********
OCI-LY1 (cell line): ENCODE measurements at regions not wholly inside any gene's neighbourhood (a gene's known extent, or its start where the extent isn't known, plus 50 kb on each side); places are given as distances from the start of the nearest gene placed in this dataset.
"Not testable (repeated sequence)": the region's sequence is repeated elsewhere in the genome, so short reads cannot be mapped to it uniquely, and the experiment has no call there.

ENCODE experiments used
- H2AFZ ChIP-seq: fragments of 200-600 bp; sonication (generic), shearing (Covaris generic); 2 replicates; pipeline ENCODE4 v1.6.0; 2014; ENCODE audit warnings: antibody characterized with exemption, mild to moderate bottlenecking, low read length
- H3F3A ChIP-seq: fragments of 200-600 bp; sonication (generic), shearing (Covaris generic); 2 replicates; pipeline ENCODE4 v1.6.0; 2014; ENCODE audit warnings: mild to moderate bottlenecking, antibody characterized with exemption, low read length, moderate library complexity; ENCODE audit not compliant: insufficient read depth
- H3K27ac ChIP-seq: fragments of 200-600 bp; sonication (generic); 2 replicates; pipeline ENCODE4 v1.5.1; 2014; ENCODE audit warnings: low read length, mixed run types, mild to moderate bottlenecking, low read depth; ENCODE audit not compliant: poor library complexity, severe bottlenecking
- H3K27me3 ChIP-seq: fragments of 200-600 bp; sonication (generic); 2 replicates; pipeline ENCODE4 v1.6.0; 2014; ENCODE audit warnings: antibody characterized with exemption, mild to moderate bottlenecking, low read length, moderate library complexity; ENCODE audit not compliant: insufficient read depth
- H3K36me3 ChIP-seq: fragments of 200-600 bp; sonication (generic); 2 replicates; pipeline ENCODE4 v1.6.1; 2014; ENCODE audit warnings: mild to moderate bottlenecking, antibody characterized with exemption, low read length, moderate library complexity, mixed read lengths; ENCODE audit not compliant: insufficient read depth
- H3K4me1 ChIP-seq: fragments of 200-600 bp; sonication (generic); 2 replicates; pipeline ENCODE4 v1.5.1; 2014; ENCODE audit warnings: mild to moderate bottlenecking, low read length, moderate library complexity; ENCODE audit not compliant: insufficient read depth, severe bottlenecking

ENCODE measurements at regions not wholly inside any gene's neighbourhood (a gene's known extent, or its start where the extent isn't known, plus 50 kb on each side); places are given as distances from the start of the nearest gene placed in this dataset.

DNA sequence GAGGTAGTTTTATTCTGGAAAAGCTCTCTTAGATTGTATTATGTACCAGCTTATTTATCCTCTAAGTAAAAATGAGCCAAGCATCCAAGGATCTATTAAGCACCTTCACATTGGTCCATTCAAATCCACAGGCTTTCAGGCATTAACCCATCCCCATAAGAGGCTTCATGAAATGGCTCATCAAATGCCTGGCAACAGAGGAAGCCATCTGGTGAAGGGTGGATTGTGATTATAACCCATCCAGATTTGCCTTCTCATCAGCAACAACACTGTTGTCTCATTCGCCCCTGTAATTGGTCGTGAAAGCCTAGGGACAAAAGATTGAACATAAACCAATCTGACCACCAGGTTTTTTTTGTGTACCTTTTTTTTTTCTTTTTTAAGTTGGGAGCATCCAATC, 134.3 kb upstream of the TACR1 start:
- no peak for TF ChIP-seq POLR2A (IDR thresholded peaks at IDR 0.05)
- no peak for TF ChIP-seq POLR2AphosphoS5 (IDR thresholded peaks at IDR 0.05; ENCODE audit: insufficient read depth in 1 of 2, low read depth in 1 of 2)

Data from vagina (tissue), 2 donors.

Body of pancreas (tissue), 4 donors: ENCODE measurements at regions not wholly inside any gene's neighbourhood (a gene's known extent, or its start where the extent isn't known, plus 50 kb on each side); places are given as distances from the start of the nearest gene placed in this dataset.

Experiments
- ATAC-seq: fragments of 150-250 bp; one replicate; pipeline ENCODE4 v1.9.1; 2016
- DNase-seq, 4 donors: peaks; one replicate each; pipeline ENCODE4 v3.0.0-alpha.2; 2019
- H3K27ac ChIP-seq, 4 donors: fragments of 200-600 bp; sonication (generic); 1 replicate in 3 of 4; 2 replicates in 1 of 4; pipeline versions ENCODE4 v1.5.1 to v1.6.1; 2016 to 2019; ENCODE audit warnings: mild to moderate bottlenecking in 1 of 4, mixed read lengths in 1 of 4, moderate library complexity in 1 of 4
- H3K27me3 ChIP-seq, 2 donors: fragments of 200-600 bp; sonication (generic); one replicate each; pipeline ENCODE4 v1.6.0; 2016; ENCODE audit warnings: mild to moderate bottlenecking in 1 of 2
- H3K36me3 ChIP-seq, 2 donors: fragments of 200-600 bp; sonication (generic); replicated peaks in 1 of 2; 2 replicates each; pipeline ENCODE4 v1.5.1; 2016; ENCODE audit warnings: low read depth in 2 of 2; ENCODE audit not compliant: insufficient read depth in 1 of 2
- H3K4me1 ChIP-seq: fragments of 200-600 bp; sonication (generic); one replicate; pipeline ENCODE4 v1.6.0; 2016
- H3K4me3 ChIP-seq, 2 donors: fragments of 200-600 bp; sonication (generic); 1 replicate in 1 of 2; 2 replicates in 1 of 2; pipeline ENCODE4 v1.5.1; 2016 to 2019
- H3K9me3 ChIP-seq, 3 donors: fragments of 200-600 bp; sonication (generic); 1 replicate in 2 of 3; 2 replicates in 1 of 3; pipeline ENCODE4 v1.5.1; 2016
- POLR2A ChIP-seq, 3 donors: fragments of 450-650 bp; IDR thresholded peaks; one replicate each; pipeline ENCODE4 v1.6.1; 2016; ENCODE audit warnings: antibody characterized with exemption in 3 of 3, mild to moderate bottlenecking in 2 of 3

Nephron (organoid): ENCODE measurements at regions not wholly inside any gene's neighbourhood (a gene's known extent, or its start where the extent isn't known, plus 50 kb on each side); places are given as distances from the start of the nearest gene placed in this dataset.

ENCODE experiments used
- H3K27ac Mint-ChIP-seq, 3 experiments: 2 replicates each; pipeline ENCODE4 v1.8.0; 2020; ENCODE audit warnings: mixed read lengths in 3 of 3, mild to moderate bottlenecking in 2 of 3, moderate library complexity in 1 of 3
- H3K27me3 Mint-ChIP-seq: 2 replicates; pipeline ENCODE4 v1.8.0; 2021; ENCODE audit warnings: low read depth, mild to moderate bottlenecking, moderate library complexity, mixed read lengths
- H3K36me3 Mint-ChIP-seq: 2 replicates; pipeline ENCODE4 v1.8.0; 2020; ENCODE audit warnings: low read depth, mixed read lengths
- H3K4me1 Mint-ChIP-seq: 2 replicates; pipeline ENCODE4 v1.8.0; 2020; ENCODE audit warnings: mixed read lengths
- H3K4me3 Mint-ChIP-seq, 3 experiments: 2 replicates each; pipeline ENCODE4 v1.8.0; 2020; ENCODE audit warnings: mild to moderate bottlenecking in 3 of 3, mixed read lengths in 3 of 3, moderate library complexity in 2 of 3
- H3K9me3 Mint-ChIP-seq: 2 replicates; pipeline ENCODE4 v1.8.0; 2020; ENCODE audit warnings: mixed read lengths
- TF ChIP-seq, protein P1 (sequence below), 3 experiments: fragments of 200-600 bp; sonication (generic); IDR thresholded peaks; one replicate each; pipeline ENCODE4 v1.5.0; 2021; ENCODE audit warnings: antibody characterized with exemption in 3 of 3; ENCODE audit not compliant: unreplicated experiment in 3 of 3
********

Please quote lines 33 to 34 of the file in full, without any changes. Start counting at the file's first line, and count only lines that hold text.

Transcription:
- H3K9me3 Mint-ChIP-seq: 2 replicates; pipeline ENCODE4 v1.8.0; 2020; ENCODE audit warnings: mixed read lengths
- TF ChIP-seq, protein P1 (sequence below), 3 experiments: fragments of 200-600 bp; sonication (generic); IDR thresholded peaks; one replicate each; pipeline ENCODE4 v1.5.0; 2021; ENCODE audit warnings: antibody characterized with exemption in 3 of 3; ENCODE audit not compliant: unreplicated experiment in 3 of 3